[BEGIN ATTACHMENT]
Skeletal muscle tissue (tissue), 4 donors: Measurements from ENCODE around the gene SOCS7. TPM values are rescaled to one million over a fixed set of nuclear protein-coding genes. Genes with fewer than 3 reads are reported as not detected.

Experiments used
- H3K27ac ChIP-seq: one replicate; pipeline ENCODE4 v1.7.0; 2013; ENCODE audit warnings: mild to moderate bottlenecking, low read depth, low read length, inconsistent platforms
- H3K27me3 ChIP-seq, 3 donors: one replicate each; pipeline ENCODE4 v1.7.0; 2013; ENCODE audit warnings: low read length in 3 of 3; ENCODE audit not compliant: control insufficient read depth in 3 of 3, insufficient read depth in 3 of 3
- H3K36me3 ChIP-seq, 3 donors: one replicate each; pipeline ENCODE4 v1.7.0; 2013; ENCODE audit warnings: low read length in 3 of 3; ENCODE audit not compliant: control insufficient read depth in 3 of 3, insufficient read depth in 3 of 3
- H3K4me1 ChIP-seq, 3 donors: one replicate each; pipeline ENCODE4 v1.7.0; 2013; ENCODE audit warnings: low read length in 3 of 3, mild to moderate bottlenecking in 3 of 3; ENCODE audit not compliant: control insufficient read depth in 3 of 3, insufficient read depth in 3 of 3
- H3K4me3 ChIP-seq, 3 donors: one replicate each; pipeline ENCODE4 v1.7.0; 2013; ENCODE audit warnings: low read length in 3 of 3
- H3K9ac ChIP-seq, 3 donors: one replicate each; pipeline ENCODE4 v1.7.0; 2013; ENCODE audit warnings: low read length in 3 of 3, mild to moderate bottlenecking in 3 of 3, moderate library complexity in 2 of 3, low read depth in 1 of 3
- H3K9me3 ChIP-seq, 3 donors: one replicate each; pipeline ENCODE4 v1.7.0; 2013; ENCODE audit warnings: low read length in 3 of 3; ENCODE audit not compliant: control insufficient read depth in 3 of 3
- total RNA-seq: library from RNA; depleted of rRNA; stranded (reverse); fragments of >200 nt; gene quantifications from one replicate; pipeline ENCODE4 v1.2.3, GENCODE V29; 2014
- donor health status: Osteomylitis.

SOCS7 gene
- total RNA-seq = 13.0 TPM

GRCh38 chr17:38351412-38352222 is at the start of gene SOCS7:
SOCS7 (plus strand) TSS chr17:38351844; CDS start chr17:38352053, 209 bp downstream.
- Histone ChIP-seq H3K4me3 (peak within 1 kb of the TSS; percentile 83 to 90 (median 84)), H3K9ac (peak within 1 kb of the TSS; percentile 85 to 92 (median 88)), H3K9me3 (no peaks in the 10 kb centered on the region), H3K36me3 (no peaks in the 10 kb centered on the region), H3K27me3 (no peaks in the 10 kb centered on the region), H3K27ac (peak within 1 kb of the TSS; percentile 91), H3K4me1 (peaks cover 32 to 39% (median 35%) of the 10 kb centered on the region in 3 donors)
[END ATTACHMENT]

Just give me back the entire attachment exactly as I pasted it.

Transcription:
Skeletal muscle tissue (tissue), 4 donors: Measurements from ENCODE around the gene SOCS7. TPM values are rescaled to one million over a fixed set of nuclear protein-coding genes. Genes with fewer than 3 reads are reported as not detected.

Experiments used
- H3K27ac ChIP-seq: one replicate; pipeline ENCODE4 v1.7.0; 2013; ENCODE audit warnings: mild to moderate bottlenecking, low read depth, low read length, inconsistent platforms
- H3K27me3 ChIP-seq, 3 donors: one replicate each; pipeline ENCODE4 v1.7.0; 2013; ENCODE audit warnings: low read length in 3 of 3; ENCODE audit not compliant: control insufficient read depth in 3 of 3, insufficient read depth in 3 of 3
- H3K36me3 ChIP-seq, 3 donors: one replicate each; pipeline ENCODE4 v1.7.0; 2013; ENCODE audit warnings: low read length in 3 of 3; ENCODE audit not compliant: control insufficient read depth in 3 of 3, insufficient read depth in 3 of 3
- H3K4me1 ChIP-seq, 3 donors: one replicate each; pipeline ENCODE4 v1.7.0; 2013; ENCODE audit warnings: low read length in 3 of 3, mild to moderate bottlenecking in 3 of 3; ENCODE audit not compliant: control insufficient read depth in 3 of 3, insufficient read depth in 3 of 3
- H3K4me3 ChIP-seq, 3 donors: one replicate each; pipeline ENCODE4 v1.7.0; 2013; ENCODE audit warnings: low read length in 3 of 3
- H3K9ac ChIP-seq, 3 donors: one replicate each; pipeline ENCODE4 v1.7.0; 2013; ENCODE audit warnings: low read length in 3 of 3, mild to moderate bottlenecking in 3 of 3, moderate library complexity in 2 of 3, low read depth in 1 of 3
- H3K9me3 ChIP-seq, 3 donors: one replicate each; pipeline ENCODE4 v1.7.0; 2013; ENCODE audit warnings: low read length in 3 of 3; ENCODE audit not compliant: control insufficient read depth in 3 of 3
- total RNA-seq: library from RNA; depleted of rRNA; stranded (reverse); fragments of >200 nt; gene quantifications from one replicate; pipeline ENCODE4 v1.2.3, GENCODE V29; 2014
- donor health status: Osteomylitis.

SOCS7 gene
- total RNA-seq = 13.0 TPM

GRCh38 chr17:38351412-38352222 is at the start of gene SOCS7:
SOCS7 (plus strand) TSS chr17:38351844; CDS start chr17:38352053, 209 bp downstream.
- Histone ChIP-seq H3K4me3 (peak within 1 kb of the TSS; percentile 83 to 90 (median 84)), H3K9ac (peak within 1 kb of the TSS; percentile 85 to 92 (median 88)), H3K9me3 (no peaks in the 10 kb centered on the region), H3K36me3 (no peaks in the 10 kb centered on the region), H3K27me3 (no peaks in the 10 kb centered on the region), H3K27ac (peak within 1 kb of the TSS; percentile 91), H3K4me1 (peaks cover 32 to 39% (median 35%) of the 10 kb centered on the region in 3 donors)